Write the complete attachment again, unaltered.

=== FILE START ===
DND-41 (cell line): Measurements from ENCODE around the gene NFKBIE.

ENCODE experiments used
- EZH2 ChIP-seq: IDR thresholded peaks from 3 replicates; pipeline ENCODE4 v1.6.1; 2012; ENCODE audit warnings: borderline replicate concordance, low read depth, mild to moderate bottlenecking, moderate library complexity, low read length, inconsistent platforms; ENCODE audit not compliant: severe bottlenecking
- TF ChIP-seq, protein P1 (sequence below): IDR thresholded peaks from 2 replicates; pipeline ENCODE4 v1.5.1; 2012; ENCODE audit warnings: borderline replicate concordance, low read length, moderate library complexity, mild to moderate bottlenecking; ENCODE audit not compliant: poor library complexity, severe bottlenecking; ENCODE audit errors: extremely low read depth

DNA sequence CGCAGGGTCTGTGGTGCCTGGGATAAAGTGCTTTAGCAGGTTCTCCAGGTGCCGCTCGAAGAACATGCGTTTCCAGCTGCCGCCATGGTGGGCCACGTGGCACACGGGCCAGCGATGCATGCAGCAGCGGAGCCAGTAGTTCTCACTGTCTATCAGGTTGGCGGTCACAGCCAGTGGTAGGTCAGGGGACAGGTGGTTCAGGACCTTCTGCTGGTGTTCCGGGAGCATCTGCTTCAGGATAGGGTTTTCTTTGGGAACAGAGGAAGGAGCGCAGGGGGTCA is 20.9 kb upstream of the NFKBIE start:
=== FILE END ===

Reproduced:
DND-41 (cell line): Measurements from ENCODE around the gene NFKBIE.

ENCODE experiments used
- EZH2 ChIP-seq: IDR thresholded peaks from 3 replicates; pipeline ENCODE4 v1.6.1; 2012; ENCODE audit warnings: borderline replicate concordance, low read depth, mild to moderate bottlenecking, moderate library complexity, low read length, inconsistent platforms; ENCODE audit not compliant: severe bottlenecking
- TF ChIP-seq, protein P1 (sequence below): IDR thresholded peaks from 2 replicates; pipeline ENCODE4 v1.5.1; 2012; ENCODE audit warnings: borderline replicate concordance, low read length, moderate library complexity, mild to moderate bottlenecking; ENCODE audit not compliant: poor library complexity, severe bottlenecking; ENCODE audit errors: extremely low read depth

DNA sequence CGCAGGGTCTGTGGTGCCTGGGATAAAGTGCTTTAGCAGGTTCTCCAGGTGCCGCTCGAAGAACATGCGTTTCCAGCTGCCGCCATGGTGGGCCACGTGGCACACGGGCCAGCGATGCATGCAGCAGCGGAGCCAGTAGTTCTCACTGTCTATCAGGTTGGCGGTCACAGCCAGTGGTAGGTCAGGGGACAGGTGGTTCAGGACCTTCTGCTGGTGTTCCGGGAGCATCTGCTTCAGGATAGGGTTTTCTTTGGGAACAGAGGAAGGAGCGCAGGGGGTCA is 20.9 kb upstream of the NFKBIE start: